The separation between Indigenous and non-Indigenous social connection/networks that appears to be fostered by marginalisation and racism may influence the effect of social networks. Support workers’ comments indicated that social connections with non-Indigenous people may be hindered by the maintenance of cultural distinctiveness, an oppressive history, and racism. This supports suggestions that marginalisation and racism impact upon social networks to diminish the availability of non-Indigenous connections [19,20,67]. Acceptance of health behaviour information that is derived from non-Indigenous sources or depicted from a non-Indigenous perspective may be diminished by the influence of marginalisation, racism, and desire for cultural distinctiveness.

Communication between Indigenous people and non-Indigenous people may also be disrupted by the sense of wariness or distrust some Indigenous people feel towards non-Indigenous people. The participants in the current study noted that distressing historical encounters and present day racism lead to an inclination by Indigenous people to distrust non-Indigenous people. Moreover, Indigenous participants’ comments indicated that the emotional distress and sorrow associated with tragic historical events, such as family massacres, impacted greatly upon Indigenous people. The detrimental impact of racism and historical events has been noted in previous studies that indicate such encounters have been psychologically distressing for Indigenous Australians [68,69]. Bond et al. (2012) noted that cognitive disparity may arise in response to advice regarding healthy living when provided by state institutions that were instrumental in the oppressive colonisation of Indigenous people.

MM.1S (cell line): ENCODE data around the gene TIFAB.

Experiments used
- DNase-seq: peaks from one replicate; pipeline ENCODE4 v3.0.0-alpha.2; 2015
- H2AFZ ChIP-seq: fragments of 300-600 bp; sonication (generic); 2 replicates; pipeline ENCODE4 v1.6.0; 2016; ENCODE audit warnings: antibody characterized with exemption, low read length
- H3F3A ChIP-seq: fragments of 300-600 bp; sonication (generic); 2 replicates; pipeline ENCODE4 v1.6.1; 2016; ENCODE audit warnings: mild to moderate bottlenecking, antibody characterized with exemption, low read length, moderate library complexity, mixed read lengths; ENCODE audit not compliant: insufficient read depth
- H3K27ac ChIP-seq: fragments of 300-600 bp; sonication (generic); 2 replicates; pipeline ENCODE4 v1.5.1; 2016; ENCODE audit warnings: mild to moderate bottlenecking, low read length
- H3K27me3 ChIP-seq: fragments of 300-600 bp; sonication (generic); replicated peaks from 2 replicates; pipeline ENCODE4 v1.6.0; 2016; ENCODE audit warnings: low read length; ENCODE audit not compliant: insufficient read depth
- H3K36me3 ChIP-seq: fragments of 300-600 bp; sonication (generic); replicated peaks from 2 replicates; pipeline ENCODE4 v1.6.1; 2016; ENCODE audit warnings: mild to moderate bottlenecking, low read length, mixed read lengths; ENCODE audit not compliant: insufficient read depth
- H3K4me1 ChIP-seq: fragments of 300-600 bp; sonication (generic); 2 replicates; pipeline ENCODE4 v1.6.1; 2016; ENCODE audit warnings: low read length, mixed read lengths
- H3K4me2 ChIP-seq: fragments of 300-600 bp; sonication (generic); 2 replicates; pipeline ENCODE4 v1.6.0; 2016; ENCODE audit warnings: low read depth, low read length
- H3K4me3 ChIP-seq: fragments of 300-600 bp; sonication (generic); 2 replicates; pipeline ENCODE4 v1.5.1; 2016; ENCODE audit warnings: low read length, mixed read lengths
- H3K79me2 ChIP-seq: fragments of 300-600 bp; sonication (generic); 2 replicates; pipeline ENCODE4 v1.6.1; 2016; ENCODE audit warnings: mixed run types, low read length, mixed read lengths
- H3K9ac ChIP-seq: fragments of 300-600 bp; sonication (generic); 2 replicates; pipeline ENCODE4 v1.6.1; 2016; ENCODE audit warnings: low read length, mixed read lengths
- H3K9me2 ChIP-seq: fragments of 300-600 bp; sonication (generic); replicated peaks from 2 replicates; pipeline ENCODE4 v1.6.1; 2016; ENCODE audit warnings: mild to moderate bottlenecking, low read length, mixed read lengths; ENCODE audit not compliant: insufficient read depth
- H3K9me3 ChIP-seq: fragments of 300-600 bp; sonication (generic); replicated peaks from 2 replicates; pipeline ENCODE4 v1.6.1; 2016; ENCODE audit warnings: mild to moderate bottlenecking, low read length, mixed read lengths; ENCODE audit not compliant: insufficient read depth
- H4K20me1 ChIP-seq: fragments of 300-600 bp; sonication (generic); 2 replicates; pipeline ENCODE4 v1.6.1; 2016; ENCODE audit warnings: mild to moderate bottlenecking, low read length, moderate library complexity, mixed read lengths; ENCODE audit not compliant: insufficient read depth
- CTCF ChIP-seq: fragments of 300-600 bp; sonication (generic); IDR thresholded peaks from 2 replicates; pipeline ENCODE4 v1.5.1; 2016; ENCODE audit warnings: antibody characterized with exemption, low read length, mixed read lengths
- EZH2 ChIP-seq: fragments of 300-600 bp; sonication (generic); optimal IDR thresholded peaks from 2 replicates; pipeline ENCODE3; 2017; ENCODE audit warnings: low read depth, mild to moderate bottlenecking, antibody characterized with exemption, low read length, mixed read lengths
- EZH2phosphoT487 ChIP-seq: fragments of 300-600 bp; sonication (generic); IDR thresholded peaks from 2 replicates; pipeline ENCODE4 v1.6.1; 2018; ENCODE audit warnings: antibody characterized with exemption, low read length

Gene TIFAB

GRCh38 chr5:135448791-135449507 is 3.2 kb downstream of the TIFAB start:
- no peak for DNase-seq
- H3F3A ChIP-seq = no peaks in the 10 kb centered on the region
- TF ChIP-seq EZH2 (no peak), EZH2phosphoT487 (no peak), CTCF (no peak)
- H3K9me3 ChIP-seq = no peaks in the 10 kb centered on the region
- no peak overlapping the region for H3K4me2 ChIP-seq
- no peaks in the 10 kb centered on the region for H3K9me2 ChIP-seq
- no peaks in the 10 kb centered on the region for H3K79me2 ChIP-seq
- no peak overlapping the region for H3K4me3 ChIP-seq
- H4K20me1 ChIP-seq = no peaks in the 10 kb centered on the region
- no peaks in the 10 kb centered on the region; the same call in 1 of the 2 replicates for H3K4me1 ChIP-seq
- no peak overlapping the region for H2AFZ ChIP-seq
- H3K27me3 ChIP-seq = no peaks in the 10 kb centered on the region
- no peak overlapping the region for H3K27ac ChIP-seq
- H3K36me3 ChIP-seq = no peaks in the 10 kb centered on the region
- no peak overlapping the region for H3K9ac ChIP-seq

Communication has a relational component that can be disrupted by distrust [70]. Gilson (2003) suggested that trust is affected by past encounters, either between people or people and organisations. Within an Australian Indigenous context, cultural emphasis on relationships and connections indicates that the importance of this relational aspect of communication may be heightened. Therefore, the trustworthiness of the messenger is a very important part of validating the information they convey. When the messenger is a stranger, trust stems from the reputation of the organisation they represent, or the credibility of known associates [70]. In light of this, preconceived distrust may have the potential to diminish the effect of communication from non-Indigenous sources. The findings in this study suggest that distrust may create a communication barrier with regards to promoting health behaviour to Indigenous Australians.